Monday, March 26, 2012

Decca Music Group Limited
478 3206
Chopin - Liszt - Ravel
Benjamin Grosvenor
Executive producer: Ben Pateman
Recording producer: Simon Kiln
Recording engineer: Arne Akselberg
Recorded Lyndhurst Hall, Air Lyndhurst Studios, London, April 23-26, 2011

This is a phenomenal disc.

I have to admit that I was initially skeptical about purchasing this debut album from the 18 year old British pianist Benjamin Grosvenor.  I mean, could his performances of all four of the Chopin Scherzos and the Ravel Gaspard de la Nuit compare to some of the most well known performances of these works?  (He also performs three Chopin nocturnes, two Chopin pieces transcribed by Liszt, and Liszt's En reve.)  I've got recordings of the Chopin performed by Rubinstein and Horowitz (both on vinyl and on CD) among others, and there are many enjoyable Gaspards on the market (I have Argerich live at the Concertgebouw, Steven Osborne's recent Ravel compilation, Thibaudet, Pascal Roge), but somehow, I've found myself coming back to this CD day after day after day.  There's something just mesmerizing about Grosvenor's playing ... his touch, his use of dynamics, his virtuosity and clarity in fast passages, his lyricism and phrasing in slower passages ... I can't quite explain it.  I love the way he attacks the opening measures of the Scherzo in B minor and find his placement of accents perfect.  The Gaspard is superb.  I never used to spend a great deal of time listening to the second movement (Le Gibet) but have been looping this track at least 3-4 times now as I write this!  I have absolutely no regrets about purchasing this album and look forward to many more enjoyable hours listening to it.  Furthermore, I'm eager anticipating this young and highly talented artist's future albums to come!

Wednesday, March 14, 2012

Vik (A Product of Radio Corporation of America)

Mam'selle Gisele

Gisele MacKenzie
George Siravo, Sid Bass, Neal Hefti, conductors
Producer/director: Herman Diaz, Jr
Recorded at Webster Hall, New York City, December 10, 11, and 13, 1956

I just gave this disc a spin on the turntable as my wife and I were having dinner this evening.  It's been at least one year since I last listened to this album, and I nearly forgot how wonderful of an album this is.  If you have any appreciation for French song, I think you'll really enjoy this album.  It's got a very nice collection of well known French songs from the first half of the twentieth century ("C'est si Bon", "Autumn Leaves", "La Vie en rose", "Sous le ciel de Paris", etc.) as well as a few pieces from the American songbook ("September in the Rain") sung with French lyrics.  For me, this album conjures up images of post-WWII Paris ... outdoor cafes in the Quartier Latin, strolling along the River Seine, a scene right out of a Doisneau photograph.  Before purchasing this album at a Reckless Records in Chicago, I had never heard of Gisele MacKenzie.  She's actually a Canadian-born singer, but as a native of Winnipeg, she spoke French fluently.  She started playing the piano at the age of three and took up the violin at age seven.  By the age of fourteen, she was enrolled at Toronto's Royal Conservatory of Music.  She later became a well-known television (she had her own weekly TV show on NBC) and recording artist, which is how she gained her popularity in the states.  Gisele has a very warm voice, and I think that she brings a lot of life to the French repertoire on this album.  The orchestral/band arrangements are excellent and complement her quite well.  Fortunately, this album was remastered onto CD in 2002 by the Japanese as a limited edition with a nice attractive LP-style cover, which one can purchase online for a price ($50-60 on  Or, if you like to hunt, you can check around your local used LP shops to try to find an original vinyl pressing (mine was $3.99).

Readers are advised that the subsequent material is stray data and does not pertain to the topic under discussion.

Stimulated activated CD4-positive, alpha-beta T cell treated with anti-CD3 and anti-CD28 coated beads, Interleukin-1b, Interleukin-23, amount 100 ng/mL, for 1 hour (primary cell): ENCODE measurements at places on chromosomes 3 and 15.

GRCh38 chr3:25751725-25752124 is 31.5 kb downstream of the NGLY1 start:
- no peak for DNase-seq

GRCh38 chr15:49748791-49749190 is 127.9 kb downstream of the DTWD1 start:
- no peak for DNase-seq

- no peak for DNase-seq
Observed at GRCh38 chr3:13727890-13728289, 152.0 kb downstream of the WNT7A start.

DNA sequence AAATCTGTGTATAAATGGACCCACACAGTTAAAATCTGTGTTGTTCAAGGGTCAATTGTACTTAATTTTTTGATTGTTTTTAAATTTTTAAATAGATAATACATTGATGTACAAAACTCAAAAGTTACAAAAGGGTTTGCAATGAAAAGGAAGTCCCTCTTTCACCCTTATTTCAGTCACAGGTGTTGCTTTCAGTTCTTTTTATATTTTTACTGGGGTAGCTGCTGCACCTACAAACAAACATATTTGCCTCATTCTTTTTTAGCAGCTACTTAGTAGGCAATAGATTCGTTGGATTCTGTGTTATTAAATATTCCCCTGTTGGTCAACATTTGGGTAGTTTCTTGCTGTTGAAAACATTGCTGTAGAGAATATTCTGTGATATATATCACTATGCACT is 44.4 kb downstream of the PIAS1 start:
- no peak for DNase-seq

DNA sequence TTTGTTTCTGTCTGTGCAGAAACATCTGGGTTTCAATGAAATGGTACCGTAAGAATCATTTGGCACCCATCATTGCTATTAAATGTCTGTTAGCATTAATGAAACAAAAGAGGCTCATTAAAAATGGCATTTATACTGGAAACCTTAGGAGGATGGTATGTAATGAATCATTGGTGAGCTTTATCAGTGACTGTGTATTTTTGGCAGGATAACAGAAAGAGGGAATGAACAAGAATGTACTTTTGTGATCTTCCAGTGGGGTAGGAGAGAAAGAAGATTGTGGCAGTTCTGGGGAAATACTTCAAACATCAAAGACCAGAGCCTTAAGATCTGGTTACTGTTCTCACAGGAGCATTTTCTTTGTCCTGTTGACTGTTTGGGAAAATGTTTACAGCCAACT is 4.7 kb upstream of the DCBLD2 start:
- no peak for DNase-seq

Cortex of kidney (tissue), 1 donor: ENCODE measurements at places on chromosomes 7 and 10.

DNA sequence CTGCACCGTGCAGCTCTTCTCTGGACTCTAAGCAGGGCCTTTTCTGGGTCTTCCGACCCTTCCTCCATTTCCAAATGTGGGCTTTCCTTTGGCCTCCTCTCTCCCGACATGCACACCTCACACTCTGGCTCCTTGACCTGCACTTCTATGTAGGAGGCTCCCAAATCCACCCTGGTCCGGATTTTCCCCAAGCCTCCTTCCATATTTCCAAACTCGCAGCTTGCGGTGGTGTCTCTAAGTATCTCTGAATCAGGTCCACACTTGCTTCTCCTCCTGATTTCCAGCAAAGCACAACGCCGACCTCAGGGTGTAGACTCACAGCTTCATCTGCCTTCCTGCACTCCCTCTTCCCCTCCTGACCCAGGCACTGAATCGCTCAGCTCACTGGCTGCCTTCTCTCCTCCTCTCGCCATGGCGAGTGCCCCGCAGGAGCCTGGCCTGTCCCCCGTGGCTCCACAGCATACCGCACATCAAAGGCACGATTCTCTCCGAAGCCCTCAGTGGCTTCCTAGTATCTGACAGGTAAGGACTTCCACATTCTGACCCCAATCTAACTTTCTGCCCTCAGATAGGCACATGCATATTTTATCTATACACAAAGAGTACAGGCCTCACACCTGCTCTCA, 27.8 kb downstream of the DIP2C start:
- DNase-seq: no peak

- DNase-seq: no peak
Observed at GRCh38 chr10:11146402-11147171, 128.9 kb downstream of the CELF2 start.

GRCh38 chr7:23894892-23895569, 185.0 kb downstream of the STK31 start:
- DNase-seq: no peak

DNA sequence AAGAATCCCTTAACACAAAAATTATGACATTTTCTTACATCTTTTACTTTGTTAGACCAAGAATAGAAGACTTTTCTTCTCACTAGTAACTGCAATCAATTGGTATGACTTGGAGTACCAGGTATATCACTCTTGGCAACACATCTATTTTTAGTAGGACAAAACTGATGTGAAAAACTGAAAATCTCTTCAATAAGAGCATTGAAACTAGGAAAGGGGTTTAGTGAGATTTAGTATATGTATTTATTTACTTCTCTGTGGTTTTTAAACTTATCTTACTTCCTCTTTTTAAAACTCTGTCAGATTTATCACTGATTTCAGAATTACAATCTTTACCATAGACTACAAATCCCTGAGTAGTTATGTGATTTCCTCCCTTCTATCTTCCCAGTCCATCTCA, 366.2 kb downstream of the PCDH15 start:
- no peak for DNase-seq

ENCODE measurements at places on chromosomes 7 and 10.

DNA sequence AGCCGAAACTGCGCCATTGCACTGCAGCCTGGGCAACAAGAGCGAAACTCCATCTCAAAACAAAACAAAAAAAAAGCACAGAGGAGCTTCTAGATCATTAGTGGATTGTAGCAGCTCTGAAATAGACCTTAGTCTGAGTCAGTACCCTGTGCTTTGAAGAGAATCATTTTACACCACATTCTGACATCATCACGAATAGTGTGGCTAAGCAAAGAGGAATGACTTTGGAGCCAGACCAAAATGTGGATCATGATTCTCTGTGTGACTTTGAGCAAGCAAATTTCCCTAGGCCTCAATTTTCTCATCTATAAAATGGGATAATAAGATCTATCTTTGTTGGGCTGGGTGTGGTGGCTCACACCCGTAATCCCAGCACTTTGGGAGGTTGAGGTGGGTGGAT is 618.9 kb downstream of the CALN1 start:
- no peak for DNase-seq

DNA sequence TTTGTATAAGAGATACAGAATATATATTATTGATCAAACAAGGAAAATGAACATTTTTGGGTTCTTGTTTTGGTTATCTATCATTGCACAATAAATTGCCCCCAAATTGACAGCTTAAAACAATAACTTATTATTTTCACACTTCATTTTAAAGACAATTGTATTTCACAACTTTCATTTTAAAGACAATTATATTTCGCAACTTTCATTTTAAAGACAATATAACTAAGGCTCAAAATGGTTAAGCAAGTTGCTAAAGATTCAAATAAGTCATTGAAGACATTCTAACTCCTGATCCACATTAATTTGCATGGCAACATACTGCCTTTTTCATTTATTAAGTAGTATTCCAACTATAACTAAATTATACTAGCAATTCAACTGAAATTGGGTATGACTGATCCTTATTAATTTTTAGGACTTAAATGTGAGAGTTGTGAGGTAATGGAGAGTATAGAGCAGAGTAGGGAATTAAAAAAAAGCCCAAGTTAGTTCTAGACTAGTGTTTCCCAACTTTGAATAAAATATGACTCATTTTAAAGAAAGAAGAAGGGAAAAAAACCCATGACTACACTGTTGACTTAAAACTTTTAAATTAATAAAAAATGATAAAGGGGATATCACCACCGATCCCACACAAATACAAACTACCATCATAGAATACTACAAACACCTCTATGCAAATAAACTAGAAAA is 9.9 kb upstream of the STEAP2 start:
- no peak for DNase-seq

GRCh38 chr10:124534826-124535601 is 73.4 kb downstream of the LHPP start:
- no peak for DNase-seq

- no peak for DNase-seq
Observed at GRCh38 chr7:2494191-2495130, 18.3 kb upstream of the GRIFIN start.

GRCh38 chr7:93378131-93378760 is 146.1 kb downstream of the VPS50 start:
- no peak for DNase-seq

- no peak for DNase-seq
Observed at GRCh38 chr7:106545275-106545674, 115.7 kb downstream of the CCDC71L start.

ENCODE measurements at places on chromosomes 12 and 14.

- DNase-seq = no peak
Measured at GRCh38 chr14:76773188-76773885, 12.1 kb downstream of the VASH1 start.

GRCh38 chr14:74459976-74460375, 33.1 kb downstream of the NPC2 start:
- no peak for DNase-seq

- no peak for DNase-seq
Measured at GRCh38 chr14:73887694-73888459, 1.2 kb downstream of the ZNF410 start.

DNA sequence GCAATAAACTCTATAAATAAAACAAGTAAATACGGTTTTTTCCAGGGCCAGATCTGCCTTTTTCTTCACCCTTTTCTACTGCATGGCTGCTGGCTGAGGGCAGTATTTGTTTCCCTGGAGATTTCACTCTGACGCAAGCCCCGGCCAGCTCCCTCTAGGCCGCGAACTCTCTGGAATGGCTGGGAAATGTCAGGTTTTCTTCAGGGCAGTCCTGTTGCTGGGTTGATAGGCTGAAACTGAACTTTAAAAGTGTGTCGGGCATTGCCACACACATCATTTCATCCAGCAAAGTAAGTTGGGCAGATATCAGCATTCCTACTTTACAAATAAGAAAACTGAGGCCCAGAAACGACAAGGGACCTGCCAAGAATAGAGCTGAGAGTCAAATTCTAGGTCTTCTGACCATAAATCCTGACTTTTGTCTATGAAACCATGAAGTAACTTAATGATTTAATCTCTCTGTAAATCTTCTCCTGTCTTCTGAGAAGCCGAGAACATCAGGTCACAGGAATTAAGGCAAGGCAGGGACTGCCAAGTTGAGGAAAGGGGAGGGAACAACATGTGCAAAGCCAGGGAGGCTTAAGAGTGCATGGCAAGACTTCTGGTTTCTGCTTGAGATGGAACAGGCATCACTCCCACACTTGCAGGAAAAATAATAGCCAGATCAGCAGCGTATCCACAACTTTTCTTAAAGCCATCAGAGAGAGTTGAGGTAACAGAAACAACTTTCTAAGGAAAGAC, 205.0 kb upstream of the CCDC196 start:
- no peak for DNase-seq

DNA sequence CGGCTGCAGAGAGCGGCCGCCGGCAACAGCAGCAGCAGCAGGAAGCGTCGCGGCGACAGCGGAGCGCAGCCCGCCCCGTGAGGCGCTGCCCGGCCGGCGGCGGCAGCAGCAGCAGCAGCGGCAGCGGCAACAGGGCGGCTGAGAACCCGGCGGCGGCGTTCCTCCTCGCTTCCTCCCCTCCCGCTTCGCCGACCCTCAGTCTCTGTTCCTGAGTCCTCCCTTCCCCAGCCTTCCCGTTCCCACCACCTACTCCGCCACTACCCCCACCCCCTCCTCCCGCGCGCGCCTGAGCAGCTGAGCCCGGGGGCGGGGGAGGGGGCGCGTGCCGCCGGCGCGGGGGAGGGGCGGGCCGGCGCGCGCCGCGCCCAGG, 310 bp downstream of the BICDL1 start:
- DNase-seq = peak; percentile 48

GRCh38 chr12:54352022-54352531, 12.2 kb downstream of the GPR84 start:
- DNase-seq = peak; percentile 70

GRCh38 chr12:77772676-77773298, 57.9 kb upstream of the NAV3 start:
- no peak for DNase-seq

Here are a couple of the notes from the back cover which you'll often see on pre-stereo records of this era:

"This is the 'New Orthophonic' High Fidelity Recording.  It is distinguished by these characteristics: 1. Complete frequency range.  2.  Ideal dynamic range plus clarity and brilliance. 3. Constant fidelity from outside to inside of record. 4. Improved quiet surfaces."

"Beware the Blunted Needle!  A blunted or chipped needle can permanently damage your most valuable records."

Friday, March 2, 2012

Here's a video from EMI promoting the latest release of Russian-born conductor Vasily Petrenko, who is currently the Chief Conductor of the Royal Liverpool Philharmonic Orchestra and whom I think is one of the most exciting young conductors on the international classic music scene today.  I picked up a couple of his recent releases on the British label Avie Records, namely a recording of Rachmaninov's Symphonic Dances, Isle of the Dead, and The Rock; and a recording of Rachmaninov's Piano Concerto Nos. 1 and 4 with the Macedonian pianist Simon Trpceski.  I thoroughly enjoyed both of these recordings for their dynamic performances and excellent sound, so I decided to give Maestro Petrenko's debut release on the EMI lael a try.  This CD contains Rachmaninov's Symphony No. 3, coupled with the Caprice Bohemien and Vocalise.  This video served as a spoiler for me, too, and I can say that after hearing the first few minutes of the first movement of the Symphony No. 3, I was hooked.  Although I'd heard Rachmaninov's second symphony several times (whose heart doesn't melt with the opening bars of the Adagio movement?), this was actually my first exposure to this work and I loved it.  Take a listen yourself and let me know what you think!

In response to an insightful reader, I've pasted a link to a Youtube clip of the first two movements of the Scythian Suite as conducted by Antal Dorati with the LSO on Mercury SR90006.  I unfortunately couldn't find a clip of the Love for Three Oranges Suite, but hopefully you can still appreciate part of this famous recording!